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6 Easy Ways To Stop Overeating

No matter how committed you are to clean eating and portion control, everyone slips up sometimes. We give in to our cravings or our boredom, and we end up feeling bloated, uncomfortable, and frustrated.

We all have different triggers for overeating…

  • Maybe you can’t help ordering a massive burger, a side of fries, and a milkshake every time you go out to dinner—even though you know you’ll feel sick afterwards.

  • Maybe you sit down with a bag of chips to watch a movie, and, next thing you know, the bag is empty (and so is the pint of ice cream you dug out of the freezer).

  • Maybe you decide to take a break at work, and you end up eating cookies from the break room, a granola bar out of your purse, and a soda from the vending machine.

When it comes to overeating, the most important thing is to know your own habits, triggers, and weaknesses. That way, you can be prepared for situations where you’re likely to overindulge.

And with a few extra tricks up your sleeve, you can conquer mindless overeating and make smarter, healthier choices this season.




The latest stats show that 62 percent of Americans say they snack because of cravings, 25 percent blame boredom, and another 16 percent chalk it up to stress. The numbers speak for themselves—most of our snacking has nothing to do with legitimate hunger.

Start tracking your snacking habits carefully, in a small notebook or on the notes app on your phone. Pay attention to the real reason behind your snack breaks, and start making more intentional eating choices in between meals. If you’re truly hungry, munch on a handful of almonds...and, if you’re just bored or stressed, take a short walk, sip a cup of tea, or listen to some music instead.



If your first instinct at the end of a meal is to reach across the table for a second serving, take a moment to slow down. Often, right after your first portion, your body hasn’t had time yet to send your brain cues of satiation. And, if you rush to eat another serving, you might scrape your plate clean by the time you realize you’re more than full.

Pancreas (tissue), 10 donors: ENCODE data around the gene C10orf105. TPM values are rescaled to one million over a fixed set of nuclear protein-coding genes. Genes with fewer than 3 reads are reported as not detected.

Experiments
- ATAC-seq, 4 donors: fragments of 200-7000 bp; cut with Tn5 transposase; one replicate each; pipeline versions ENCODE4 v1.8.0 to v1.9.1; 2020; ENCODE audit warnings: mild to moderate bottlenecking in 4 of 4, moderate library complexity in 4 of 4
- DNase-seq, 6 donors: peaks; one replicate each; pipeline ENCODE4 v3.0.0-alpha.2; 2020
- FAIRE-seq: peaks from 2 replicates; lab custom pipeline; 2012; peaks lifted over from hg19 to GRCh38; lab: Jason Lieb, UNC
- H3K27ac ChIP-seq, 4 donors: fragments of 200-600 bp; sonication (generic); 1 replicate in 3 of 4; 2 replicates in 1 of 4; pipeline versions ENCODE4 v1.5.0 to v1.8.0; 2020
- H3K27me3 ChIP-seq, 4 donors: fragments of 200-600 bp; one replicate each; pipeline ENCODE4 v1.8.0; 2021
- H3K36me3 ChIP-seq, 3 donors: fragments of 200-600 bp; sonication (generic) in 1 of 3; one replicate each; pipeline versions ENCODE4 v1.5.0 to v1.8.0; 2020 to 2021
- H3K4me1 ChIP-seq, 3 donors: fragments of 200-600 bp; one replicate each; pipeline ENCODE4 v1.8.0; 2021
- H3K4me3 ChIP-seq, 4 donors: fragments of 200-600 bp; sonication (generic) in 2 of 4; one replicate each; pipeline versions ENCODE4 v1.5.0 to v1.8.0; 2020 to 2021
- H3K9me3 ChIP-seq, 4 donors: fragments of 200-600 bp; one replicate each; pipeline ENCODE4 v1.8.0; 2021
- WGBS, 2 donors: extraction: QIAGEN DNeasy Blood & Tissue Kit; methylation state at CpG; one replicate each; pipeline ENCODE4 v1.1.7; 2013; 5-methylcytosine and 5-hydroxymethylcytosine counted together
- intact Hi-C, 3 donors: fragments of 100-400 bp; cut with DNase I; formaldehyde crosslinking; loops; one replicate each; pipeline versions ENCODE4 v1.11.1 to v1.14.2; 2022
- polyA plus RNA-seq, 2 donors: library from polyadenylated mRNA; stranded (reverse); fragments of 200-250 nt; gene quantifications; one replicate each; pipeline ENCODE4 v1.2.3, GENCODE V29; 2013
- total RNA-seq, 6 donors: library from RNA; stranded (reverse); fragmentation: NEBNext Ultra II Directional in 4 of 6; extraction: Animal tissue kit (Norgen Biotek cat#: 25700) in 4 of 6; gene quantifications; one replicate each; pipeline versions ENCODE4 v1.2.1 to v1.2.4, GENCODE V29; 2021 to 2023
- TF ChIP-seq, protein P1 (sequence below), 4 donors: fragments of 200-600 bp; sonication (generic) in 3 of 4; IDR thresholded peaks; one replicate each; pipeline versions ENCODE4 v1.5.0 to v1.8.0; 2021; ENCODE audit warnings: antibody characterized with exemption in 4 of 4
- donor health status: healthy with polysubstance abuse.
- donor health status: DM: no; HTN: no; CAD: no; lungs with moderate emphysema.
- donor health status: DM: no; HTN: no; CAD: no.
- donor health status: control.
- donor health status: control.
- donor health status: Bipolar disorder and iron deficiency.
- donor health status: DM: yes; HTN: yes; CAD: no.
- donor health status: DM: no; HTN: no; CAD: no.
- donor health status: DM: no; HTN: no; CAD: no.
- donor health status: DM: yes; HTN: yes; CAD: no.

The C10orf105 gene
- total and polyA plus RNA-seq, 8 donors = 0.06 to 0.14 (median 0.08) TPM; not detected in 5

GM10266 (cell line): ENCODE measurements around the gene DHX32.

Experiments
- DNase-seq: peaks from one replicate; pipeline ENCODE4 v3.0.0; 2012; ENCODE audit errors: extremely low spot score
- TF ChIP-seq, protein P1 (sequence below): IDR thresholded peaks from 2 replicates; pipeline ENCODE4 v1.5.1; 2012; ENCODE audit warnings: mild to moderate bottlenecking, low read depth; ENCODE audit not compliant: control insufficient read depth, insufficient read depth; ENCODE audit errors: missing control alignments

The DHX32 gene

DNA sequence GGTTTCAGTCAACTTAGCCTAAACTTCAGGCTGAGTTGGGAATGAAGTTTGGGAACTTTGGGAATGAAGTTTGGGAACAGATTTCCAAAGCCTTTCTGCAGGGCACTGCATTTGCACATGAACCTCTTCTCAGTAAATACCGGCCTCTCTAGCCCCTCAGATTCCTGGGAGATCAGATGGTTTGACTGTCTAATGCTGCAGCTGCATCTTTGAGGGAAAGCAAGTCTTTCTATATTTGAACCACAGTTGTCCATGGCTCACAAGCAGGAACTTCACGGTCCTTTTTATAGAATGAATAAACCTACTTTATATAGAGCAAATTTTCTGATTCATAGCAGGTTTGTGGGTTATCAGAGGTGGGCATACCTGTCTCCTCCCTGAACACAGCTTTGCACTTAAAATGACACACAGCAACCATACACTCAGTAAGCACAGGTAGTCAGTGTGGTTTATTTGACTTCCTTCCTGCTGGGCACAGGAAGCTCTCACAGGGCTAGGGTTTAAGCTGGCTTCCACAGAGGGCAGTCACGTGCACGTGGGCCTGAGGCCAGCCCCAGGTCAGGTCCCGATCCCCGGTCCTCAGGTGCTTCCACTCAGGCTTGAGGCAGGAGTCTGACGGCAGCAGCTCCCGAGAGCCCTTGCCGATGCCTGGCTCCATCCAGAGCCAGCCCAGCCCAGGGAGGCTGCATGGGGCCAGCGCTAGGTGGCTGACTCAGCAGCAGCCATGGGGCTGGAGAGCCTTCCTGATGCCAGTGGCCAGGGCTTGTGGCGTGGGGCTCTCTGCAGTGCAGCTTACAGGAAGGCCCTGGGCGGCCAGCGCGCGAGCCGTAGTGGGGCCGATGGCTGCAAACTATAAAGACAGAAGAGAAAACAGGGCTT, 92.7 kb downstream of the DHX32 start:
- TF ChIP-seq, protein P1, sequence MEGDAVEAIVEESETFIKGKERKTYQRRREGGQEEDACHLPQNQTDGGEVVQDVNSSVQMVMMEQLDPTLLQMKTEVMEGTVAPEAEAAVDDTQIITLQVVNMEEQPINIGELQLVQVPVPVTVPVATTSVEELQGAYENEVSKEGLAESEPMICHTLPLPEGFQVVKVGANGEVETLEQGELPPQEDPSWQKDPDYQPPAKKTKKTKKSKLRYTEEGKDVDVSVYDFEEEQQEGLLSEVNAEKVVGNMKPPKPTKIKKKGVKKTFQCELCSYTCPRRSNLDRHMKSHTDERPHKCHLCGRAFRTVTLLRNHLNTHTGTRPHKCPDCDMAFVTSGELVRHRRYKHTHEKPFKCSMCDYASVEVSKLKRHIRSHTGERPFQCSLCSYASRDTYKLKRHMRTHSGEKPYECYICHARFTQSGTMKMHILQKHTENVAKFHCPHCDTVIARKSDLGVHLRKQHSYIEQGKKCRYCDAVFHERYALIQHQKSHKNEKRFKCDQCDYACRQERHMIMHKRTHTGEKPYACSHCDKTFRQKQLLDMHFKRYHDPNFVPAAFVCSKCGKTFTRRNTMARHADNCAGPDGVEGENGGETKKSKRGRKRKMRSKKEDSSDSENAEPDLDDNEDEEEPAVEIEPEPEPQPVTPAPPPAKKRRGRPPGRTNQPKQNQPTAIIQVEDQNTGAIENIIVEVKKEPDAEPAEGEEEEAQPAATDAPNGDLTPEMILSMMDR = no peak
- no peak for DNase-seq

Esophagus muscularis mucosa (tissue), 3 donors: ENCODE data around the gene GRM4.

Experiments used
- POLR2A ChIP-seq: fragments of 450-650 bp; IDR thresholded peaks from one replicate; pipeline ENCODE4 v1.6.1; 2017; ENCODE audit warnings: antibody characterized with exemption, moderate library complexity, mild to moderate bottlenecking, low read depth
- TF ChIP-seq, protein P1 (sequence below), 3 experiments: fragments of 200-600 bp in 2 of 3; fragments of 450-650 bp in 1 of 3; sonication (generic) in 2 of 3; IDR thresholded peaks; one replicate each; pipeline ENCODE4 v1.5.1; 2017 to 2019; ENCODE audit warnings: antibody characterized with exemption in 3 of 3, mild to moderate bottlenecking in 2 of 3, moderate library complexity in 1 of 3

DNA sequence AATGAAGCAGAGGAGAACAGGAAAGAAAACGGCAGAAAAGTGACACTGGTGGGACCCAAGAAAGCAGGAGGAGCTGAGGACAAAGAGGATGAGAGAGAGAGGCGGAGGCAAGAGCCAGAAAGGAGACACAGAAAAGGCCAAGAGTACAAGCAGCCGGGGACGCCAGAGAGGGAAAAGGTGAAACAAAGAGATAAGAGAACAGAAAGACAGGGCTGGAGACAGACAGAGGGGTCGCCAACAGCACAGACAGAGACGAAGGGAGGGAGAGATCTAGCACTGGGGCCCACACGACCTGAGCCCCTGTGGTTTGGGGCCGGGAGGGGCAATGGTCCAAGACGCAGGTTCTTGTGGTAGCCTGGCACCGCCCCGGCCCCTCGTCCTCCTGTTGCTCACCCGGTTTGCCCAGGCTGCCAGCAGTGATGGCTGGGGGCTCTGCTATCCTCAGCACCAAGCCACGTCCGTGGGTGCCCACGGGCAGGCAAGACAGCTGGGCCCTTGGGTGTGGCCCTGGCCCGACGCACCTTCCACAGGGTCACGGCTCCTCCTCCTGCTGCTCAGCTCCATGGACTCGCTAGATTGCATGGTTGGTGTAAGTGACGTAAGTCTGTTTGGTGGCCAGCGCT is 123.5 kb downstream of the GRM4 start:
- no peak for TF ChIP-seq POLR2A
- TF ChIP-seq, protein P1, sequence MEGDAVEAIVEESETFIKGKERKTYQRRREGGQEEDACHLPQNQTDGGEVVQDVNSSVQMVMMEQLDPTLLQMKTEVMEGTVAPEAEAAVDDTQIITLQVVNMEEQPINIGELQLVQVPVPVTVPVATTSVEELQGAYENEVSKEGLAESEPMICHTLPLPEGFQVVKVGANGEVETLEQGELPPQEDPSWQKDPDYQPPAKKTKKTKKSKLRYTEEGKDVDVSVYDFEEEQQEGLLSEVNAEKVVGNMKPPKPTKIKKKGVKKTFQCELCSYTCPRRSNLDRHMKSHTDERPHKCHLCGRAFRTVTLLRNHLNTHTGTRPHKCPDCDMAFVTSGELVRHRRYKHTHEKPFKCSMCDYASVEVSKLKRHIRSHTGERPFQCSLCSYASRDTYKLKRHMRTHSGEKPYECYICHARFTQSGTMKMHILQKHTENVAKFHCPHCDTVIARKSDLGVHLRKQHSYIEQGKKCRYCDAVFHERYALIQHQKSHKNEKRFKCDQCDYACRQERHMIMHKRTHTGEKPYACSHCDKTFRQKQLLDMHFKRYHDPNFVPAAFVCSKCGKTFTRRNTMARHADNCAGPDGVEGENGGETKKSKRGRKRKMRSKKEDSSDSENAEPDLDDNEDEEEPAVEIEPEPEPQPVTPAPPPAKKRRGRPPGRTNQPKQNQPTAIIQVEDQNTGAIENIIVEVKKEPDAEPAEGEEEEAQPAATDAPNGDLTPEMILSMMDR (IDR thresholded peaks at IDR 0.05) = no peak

Before serving up seconds, wait for at least ten minutes, to give your body time to digest and react. Most of the time, your hunger will dissipate and you’ll be comfortably content.



This simple trick is an easy way to reset your brain and get used to smaller portion sizes. Too often, we eat our meals on autopilot...eating large portions without even realizing it!

Put away your giant plates and bowls, and use smaller dishes. This way, you’ll adjust to eating more moderate amounts with no effort at all. And remember: you can always dish up a second serving if you’re still hungry after the first.



Late-night snacking is an all-too-easy way to inhale unnecessary calories and derail your healthy eating goals. Even if you’re not actually hungry, your cravings might lead you to browse the pantry or the freezer for salty, sugary, processed snacks.

Instead of mindlessly eating your way through the evening, set a realistic “cut-off” time for snacking each night. When the time comes, brush your teeth and keep the pantry closed.



Next time you’re craving a big bowl of ice cream, another bag of chips, or a fourth slice of pizza, step back for a moment and ask yourself two questions.

  1. Am I really hungry? 

  2. Will this help me reach my health and fitness goals? 

Checking in with yourself with these two questions will help you gain perspective, stay grounded, and get out of an "autopilot eating" mindset. And the answers to these two simple questions will help you make the right choice when you’re tempted to overeat. 



As unlikely as it may sound, focusing on eating might be the key to ending your binging habits. You see, most overeating stems from mindless binging. You finish the box of cookies while responding to emails. You finish your kid’s pizza while cleaning up dinner. You eat the entire tub of ice cream while watching football.

Cut out distractions and choose to eat more mindfully. For every meal (and even every snack), sit down at the table and enjoy every bite. You’ll feel more satisfied, and you’ll be much less likely to overeat.



With these tips, you’ll be able to stay on track with your health and fitness goals this holiday season—while still enjoying your favorite treats!



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